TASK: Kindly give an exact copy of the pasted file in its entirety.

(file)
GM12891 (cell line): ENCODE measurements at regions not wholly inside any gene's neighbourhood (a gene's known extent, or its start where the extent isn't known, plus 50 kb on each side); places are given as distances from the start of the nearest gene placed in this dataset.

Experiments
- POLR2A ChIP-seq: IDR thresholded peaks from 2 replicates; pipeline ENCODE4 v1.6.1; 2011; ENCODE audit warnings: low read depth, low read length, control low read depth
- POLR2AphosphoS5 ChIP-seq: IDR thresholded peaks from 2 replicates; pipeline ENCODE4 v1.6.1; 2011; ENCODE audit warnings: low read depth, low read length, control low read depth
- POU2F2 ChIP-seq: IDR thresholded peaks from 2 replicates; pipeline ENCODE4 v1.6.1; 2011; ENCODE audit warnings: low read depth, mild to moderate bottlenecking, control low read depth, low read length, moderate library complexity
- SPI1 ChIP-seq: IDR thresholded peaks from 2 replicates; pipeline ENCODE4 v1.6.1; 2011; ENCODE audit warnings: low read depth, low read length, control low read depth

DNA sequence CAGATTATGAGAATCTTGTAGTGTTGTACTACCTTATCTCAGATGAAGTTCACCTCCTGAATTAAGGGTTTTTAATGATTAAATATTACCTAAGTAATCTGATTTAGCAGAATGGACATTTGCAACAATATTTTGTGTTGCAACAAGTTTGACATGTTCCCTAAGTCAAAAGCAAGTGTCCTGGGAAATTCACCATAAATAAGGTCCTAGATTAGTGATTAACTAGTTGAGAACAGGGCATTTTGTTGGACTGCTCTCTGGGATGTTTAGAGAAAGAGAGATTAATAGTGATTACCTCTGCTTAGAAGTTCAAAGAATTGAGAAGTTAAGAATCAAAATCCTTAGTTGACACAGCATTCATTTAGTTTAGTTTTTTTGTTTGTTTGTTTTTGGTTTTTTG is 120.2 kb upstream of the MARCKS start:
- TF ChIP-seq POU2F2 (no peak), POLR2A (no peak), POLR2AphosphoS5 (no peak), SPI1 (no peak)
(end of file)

GM12891 (cell line): ENCODE measurements at regions not wholly inside any gene's neighbourhood (a gene's known extent, or its start where the extent isn't known, plus 50 kb on each side); places are given as distances from the start of the nearest gene placed in this dataset.

Experiments
- POLR2A ChIP-seq: IDR thresholded peaks from 2 replicates; pipeline ENCODE4 v1.6.1; 2011; ENCODE audit warnings: low read depth, low read length, control low read depth
- POLR2AphosphoS5 ChIP-seq: IDR thresholded peaks from 2 replicates; pipeline ENCODE4 v1.6.1; 2011; ENCODE audit warnings: low read depth, low read length, control low read depth
- POU2F2 ChIP-seq: IDR thresholded peaks from 2 replicates; pipeline ENCODE4 v1.6.1; 2011; ENCODE audit warnings: low read depth, mild to moderate bottlenecking, control low read depth, low read length, moderate library complexity
- SPI1 ChIP-seq: IDR thresholded peaks from 2 replicates; pipeline ENCODE4 v1.6.1; 2011; ENCODE audit warnings: low read depth, low read length, control low read depth

DNA sequence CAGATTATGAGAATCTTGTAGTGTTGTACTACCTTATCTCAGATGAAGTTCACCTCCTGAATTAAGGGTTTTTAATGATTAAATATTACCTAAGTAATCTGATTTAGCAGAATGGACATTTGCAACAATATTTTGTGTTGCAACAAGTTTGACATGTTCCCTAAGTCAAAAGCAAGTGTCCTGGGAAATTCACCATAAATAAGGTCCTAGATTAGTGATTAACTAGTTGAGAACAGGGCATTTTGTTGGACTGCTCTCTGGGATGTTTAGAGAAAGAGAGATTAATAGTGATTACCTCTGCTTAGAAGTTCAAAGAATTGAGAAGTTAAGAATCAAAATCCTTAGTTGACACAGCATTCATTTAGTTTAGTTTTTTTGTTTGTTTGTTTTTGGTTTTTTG is 120.2 kb upstream of the MARCKS start:
- TF ChIP-seq POU2F2 (no peak), POLR2A (no peak), POLR2AphosphoS5 (no peak), SPI1 (no peak)